17. The Algerian delegation hoped that the future treaty concerning
the exploitation of resources by the international machinery
would incorporate preventative and compensatory
measures designed to avoid or to remedy any eventual adverse
effects that such exploitation might have for the developing
18. A universally accepted agreement was possible in so far as
all States realized their common destiny and made provisions
for the special situations and specific interests of countries such
as the geographically disadvantaged countries and the landlocked
19. Algeria, although possessing a considerable coastline, fell
into the category of the geographically disadvantaged States,
since it bordered on a semi-enclosed sea which had practically
no continental shelf and was poor in resources. As the question
of the breadth of the zone of national jurisdiction and the
nature of the rights to be exercised therein drew nearer to
solution, the definition of the status of islands took on particular
importance. Measures needed to be taken that would preclude
already developed countries or those enjoying more than
one seacoast from seriously injuring the interests of other countries,
especially the least favoured from the economic point of
view, and which, like Algeria, had only a Mediterranean coastline.
The Conference of Heads of State and Government of the
Organization of African Unity, in its Declaration of Addis
Ababa in 1973 (A/CONF.62/33) had adopted a clear-cut position
on that question and Algeria was convinced that the Conference
was capable of devising a fair solution.
20. The question of straits used for international navigation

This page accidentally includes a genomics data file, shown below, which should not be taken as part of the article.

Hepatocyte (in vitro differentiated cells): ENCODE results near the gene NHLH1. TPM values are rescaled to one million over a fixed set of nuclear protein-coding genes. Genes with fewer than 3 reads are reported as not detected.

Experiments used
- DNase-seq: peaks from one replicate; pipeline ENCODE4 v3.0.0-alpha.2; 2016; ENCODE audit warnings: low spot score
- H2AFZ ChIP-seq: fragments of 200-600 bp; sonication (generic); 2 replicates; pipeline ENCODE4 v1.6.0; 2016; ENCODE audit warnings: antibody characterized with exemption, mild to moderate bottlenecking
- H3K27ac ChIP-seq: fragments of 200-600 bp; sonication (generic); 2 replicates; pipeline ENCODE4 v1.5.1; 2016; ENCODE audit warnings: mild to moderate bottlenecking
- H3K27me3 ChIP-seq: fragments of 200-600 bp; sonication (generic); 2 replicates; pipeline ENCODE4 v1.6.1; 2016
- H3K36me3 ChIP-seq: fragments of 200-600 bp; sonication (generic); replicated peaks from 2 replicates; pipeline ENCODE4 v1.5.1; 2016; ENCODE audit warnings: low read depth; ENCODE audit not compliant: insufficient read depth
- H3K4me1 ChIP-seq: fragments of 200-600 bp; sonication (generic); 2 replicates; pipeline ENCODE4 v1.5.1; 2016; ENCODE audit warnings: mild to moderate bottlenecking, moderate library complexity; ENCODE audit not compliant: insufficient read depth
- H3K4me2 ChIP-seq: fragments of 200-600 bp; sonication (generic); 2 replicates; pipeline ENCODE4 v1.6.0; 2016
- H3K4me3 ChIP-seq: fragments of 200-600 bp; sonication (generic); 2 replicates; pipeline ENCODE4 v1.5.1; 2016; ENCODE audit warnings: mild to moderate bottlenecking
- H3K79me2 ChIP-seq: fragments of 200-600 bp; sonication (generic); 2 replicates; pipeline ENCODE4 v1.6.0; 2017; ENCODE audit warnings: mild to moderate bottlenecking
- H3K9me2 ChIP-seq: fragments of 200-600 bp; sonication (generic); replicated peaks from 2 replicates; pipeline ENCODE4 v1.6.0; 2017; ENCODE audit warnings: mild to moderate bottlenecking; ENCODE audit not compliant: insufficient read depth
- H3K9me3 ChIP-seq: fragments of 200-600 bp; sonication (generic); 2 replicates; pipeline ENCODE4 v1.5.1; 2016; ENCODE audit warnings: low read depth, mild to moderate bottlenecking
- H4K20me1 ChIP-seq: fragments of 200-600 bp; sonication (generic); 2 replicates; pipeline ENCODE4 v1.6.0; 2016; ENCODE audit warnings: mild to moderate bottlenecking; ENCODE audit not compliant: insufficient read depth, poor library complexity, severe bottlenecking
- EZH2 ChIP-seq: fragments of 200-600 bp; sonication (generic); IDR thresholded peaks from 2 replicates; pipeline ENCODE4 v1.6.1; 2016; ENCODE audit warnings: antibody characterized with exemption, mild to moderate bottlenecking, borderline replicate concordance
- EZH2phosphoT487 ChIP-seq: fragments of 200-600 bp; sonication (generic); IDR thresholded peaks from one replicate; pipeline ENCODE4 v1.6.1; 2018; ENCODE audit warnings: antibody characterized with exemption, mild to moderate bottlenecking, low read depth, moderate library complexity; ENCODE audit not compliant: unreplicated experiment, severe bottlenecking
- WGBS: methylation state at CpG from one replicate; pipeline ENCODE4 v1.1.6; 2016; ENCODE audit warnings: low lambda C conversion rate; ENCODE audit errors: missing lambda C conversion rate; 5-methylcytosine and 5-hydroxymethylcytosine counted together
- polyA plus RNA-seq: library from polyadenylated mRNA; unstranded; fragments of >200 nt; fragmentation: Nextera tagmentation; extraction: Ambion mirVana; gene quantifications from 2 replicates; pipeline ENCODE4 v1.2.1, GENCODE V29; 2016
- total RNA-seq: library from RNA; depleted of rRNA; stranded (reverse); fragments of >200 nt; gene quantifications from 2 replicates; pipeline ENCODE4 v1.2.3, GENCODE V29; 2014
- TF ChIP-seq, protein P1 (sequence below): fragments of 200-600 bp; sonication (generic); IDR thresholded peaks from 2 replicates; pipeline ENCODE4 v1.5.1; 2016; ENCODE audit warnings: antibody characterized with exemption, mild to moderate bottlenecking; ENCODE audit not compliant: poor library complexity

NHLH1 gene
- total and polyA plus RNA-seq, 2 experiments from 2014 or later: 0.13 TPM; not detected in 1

was of particular importance in the context of semi-closed seas
like the Mediterranean, and it concerned those coastal States
whose only access to ocean space was through straits. In light
of the vital role played by the sea in the communications and
development of those countries, a special regime designed to
avoid all hindrance to their maritime traffic needed to be set up
for their benefit. Nevertheless, Algeria understood the preoccupations
of certain straits States and was in favour of the establishment
of a general regime of passage which would also take
into account their legitimate interests. The Declaration of
Addis Ababa which called for a definition based on objective
criteria, was one of the instruments providing the basis for the
working out of such a regime. In the case of straits linking a
territorial sea to the high seas, however, the rule of innocent
passage should be applied.
66. Mr. MEDJAD (Algeria) said that the Chinese amendment
to draft rule 4 reflected the misgivings felt by the Organization
of African Unity about the activities of certain Governments
which were objected to every year. That organization
could not accept those Governments which ignored the ideals
for which the United Nations stood. Consequently, he could
not understand why the powers of the Credentials Committee
should be so drastically reduced by the rules of procedure. The
Conference must also take into account the fact that changes in
certain parts of the world would have repercussions on the